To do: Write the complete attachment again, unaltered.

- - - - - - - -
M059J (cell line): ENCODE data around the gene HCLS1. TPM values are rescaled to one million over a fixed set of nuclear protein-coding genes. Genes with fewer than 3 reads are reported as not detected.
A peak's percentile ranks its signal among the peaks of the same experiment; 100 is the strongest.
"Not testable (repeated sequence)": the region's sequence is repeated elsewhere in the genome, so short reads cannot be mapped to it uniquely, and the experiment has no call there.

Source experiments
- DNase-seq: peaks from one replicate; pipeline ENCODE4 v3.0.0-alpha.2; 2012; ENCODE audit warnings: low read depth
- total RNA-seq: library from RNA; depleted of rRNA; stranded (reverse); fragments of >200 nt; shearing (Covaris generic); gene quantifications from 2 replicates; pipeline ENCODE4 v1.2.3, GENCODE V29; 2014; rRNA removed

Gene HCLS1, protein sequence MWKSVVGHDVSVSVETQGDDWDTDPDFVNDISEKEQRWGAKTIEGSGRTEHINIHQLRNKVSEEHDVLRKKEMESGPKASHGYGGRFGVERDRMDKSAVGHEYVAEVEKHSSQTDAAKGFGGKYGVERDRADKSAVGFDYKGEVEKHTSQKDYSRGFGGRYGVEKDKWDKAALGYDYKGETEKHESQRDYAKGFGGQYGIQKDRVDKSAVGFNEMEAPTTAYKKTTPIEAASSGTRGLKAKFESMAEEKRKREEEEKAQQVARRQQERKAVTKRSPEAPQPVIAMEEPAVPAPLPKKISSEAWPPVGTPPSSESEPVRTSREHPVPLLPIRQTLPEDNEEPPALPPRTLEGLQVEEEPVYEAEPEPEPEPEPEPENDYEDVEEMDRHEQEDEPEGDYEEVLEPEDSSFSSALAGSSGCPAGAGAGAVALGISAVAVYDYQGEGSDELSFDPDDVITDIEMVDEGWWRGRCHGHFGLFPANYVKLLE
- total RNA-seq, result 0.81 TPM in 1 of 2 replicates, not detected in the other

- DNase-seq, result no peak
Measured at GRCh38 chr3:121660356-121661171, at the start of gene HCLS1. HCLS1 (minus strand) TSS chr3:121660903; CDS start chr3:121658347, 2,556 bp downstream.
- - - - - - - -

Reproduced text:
M059J (cell line): ENCODE data around the gene HCLS1. TPM values are rescaled to one million over a fixed set of nuclear protein-coding genes. Genes with fewer than 3 reads are reported as not detected.
A peak's percentile ranks its signal among the peaks of the same experiment; 100 is the strongest.
"Not testable (repeated sequence)": the region's sequence is repeated elsewhere in the genome, so short reads cannot be mapped to it uniquely, and the experiment has no call there.

Source experiments
- DNase-seq: peaks from one replicate; pipeline ENCODE4 v3.0.0-alpha.2; 2012; ENCODE audit warnings: low read depth
- total RNA-seq: library from RNA; depleted of rRNA; stranded (reverse); fragments of >200 nt; shearing (Covaris generic); gene quantifications from 2 replicates; pipeline ENCODE4 v1.2.3, GENCODE V29; 2014; rRNA removed

Gene HCLS1, protein sequence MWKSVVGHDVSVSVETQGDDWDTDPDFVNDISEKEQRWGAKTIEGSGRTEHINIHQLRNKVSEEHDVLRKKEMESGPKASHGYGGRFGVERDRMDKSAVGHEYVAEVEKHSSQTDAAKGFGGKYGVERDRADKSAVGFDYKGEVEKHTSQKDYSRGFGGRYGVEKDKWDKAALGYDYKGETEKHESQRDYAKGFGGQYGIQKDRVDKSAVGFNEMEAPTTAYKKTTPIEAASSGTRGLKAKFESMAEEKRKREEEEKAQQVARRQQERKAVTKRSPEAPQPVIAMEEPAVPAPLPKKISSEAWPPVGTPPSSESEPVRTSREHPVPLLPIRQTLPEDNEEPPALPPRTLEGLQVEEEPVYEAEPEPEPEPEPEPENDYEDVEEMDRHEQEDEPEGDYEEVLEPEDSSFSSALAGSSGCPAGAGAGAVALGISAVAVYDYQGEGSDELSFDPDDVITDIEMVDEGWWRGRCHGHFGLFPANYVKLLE
- total RNA-seq, result 0.81 TPM in 1 of 2 replicates, not detected in the other

- DNase-seq, result no peak
Measured at GRCh38 chr3:121660356-121661171, at the start of gene HCLS1. HCLS1 (minus strand) TSS chr3:121660903; CDS start chr3:121658347, 2,556 bp downstream.